Hedge fund boss Crispin Odey has threatened to move his firm out of Britain to avoid the 50% income-tax rate on high-earners, reports The Sunday Times .
He joins a growing list of Britain's wealthy businessmen and City financiers, including Hugh Osmond and Peter Hargreaves, who have become disenchanted at the new tax rate and the European Union's proposed changes to regulation of private equity and hedge funds.
"We are seriously considering leaving," said Odey, who runs the £3 billion Odey Asset Management. "This government is not interested in keeping London alive as a financial centre. Hedge funds are not yet flying but they are fluttering. Everyone is thinking about leaving."
Odey, who made a fortune from short-selling British banks last year, is one half of the "Posh and Becks" of finance. His wife Nichola Pease is chief executive of fund manager JO Hambro and as a scion of one of the founding families of Barclays - where her brother-in-law John Varley is chief executive - is a City blueblood.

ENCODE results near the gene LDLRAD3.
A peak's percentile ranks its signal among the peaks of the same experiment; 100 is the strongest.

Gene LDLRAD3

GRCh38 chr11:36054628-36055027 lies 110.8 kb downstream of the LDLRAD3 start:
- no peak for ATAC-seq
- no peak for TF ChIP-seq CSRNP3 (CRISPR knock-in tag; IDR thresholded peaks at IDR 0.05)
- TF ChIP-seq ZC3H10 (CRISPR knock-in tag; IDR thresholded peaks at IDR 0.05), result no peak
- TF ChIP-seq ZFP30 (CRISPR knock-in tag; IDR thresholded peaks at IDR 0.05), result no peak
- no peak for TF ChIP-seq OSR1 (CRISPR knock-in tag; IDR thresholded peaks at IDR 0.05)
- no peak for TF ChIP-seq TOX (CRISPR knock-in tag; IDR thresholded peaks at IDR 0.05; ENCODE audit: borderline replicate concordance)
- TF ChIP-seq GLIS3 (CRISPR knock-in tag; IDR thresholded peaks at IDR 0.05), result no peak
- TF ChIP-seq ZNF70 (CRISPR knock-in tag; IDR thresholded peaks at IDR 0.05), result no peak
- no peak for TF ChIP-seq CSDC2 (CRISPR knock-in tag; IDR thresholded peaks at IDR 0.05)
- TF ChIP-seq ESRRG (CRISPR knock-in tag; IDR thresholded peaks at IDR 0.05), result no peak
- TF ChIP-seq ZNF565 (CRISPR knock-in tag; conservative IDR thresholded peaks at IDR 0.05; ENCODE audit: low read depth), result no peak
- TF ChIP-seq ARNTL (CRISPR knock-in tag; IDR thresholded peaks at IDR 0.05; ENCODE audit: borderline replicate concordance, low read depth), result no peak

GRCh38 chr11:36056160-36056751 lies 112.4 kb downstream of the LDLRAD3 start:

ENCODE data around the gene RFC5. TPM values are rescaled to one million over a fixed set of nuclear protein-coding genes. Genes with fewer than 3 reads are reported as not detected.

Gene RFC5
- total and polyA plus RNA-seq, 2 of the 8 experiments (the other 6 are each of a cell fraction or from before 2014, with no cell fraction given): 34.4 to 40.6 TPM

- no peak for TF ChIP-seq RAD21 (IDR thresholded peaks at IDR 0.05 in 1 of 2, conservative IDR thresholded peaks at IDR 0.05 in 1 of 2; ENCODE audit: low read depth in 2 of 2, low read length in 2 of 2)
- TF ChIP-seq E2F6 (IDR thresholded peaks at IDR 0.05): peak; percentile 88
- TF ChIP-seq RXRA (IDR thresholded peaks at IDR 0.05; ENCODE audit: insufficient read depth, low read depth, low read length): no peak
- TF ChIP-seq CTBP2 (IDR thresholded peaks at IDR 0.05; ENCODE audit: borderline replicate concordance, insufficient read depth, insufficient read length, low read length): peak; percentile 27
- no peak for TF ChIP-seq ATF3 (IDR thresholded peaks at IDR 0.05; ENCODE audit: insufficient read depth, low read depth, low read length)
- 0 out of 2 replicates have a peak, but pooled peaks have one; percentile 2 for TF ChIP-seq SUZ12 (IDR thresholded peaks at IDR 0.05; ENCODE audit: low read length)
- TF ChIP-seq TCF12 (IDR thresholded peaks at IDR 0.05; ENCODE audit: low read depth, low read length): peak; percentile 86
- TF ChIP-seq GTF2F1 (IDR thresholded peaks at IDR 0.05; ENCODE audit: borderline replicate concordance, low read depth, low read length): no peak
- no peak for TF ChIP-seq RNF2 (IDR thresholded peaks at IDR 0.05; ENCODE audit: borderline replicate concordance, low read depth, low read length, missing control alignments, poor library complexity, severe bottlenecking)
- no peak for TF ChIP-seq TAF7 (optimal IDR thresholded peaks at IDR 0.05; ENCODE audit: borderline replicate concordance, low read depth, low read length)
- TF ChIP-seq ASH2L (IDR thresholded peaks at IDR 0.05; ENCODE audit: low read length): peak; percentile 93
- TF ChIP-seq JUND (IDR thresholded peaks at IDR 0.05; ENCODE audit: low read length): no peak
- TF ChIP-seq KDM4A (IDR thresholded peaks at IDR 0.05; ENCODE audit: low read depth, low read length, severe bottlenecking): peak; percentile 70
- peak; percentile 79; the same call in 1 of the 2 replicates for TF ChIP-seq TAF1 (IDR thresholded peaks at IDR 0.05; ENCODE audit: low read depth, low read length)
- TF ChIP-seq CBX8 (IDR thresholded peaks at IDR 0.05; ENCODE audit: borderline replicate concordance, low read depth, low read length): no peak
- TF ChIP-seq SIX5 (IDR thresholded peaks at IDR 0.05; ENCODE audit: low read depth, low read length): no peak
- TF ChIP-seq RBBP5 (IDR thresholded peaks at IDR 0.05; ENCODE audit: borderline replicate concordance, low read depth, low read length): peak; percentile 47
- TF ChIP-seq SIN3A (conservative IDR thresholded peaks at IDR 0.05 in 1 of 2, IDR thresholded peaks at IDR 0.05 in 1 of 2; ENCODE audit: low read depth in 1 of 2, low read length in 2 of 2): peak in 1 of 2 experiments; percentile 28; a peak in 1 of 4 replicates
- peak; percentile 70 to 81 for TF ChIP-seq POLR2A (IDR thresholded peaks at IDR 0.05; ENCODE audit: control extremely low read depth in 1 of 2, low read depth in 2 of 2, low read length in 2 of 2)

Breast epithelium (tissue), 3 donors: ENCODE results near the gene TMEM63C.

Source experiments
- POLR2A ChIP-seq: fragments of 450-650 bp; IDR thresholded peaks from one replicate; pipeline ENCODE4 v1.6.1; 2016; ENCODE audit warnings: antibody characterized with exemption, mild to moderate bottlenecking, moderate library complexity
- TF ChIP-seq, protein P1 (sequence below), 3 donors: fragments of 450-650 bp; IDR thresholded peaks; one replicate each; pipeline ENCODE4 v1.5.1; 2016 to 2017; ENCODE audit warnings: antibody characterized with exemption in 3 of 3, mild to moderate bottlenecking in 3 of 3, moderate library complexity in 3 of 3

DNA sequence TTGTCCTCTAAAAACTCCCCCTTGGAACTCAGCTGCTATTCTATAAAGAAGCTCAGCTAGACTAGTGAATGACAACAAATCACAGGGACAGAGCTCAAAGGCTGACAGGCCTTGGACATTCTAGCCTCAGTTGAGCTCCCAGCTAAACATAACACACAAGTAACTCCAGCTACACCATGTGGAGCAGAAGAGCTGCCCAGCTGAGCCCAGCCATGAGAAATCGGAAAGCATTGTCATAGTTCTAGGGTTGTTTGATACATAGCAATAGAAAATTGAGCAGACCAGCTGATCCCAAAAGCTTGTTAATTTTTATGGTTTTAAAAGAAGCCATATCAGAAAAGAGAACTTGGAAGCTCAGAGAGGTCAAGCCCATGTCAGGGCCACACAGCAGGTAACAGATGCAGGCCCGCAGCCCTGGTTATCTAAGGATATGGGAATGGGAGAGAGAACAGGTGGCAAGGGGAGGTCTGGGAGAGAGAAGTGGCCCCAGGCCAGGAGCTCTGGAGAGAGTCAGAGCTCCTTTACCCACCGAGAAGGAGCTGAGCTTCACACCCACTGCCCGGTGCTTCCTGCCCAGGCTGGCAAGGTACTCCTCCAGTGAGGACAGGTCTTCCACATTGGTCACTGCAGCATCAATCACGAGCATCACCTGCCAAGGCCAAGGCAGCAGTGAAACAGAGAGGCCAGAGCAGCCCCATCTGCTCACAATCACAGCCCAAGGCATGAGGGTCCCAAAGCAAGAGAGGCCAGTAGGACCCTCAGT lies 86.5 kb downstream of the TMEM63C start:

GUY HANDS, THE PRIVATE equity tycoon who owns EMI, the music group, is leaving Britain in protest at the rise in the top rate of income tax announced in the Budget, according to The Sunday Telegraph.
Mr Hands, who is chairman of Terra Firma Capital Partners, has moved to Guernsey in recent weeks, according to people close to him. His decision to relocate makes him the most high-profile City executive to quit Britain over the new tax rules amid growing fears of an exodus of talent. A friend of Mr Hands said last night: "Guy has gone offshore to Guernsey in view of the new tax regime.
"With two thirds of his income, including national insurance, now going to the taxman, he did not have much choice."
Terra Firma, which owns the Odeon cinema chain and the aircraft leasing company AWAS as well as EMI, has paid £1.4bn in British taxes since it was established 15 years ago, according to people close to the firm. Terra Firma itself is retaining its headquarters in London.
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